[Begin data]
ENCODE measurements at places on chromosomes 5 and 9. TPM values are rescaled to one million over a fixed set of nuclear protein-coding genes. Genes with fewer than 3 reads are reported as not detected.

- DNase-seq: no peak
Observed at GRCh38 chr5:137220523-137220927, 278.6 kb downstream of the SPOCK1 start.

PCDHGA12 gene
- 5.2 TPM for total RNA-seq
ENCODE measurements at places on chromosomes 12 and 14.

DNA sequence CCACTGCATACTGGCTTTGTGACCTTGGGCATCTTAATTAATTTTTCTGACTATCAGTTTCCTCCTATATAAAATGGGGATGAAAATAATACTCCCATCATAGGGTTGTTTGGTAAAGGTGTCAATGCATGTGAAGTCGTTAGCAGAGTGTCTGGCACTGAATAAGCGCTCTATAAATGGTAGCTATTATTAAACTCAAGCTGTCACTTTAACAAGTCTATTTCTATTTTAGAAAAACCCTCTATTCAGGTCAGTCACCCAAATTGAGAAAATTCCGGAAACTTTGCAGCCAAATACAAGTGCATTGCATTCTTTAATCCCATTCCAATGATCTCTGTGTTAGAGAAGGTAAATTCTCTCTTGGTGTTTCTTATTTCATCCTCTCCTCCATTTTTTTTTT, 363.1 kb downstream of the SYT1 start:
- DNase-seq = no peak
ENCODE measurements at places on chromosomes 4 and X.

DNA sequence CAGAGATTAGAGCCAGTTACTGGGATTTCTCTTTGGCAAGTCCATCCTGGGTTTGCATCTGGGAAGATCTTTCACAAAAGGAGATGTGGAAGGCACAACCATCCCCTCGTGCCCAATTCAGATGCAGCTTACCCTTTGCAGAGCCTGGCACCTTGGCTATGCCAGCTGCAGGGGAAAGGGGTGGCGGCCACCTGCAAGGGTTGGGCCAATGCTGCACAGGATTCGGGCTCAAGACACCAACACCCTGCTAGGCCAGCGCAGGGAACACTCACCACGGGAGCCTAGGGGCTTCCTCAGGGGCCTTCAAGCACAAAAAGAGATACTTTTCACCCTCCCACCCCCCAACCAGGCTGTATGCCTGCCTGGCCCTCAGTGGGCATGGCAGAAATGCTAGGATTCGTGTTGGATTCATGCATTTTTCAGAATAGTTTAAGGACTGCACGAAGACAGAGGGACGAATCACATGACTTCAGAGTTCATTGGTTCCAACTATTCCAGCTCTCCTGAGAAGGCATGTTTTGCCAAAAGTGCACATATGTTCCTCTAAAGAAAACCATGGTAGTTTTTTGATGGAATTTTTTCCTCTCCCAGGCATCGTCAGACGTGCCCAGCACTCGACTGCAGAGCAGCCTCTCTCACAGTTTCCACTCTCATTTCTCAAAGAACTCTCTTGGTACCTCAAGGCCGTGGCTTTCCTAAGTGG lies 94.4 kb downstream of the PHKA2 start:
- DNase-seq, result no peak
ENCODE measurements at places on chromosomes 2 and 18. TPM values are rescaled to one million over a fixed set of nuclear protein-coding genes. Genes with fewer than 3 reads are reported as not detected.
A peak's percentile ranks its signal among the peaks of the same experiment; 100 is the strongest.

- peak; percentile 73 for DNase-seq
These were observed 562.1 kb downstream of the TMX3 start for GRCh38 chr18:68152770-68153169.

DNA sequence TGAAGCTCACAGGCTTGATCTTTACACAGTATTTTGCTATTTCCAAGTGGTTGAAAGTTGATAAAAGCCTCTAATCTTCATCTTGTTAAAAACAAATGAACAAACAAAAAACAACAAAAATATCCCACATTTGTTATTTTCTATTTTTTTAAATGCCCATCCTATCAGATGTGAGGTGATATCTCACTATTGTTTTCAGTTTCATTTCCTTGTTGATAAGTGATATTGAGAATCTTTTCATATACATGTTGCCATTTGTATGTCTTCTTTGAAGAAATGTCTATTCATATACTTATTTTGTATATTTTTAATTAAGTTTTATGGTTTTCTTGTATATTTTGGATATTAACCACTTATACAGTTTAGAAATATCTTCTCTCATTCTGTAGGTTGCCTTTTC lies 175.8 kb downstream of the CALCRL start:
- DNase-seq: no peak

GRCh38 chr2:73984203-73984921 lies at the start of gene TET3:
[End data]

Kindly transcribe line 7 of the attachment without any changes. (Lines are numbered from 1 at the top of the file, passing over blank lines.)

DNA sequence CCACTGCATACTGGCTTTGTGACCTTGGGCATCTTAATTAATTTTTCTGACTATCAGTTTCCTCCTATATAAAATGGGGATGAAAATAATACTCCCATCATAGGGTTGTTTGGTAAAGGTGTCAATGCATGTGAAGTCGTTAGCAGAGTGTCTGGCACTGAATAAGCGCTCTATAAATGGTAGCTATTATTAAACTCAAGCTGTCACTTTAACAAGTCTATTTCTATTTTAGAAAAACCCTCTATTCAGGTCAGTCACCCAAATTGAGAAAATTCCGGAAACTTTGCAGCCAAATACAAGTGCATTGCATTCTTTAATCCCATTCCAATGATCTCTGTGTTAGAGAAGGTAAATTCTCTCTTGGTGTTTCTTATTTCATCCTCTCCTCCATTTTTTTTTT, 363.1 kb downstream of the SYT1 start: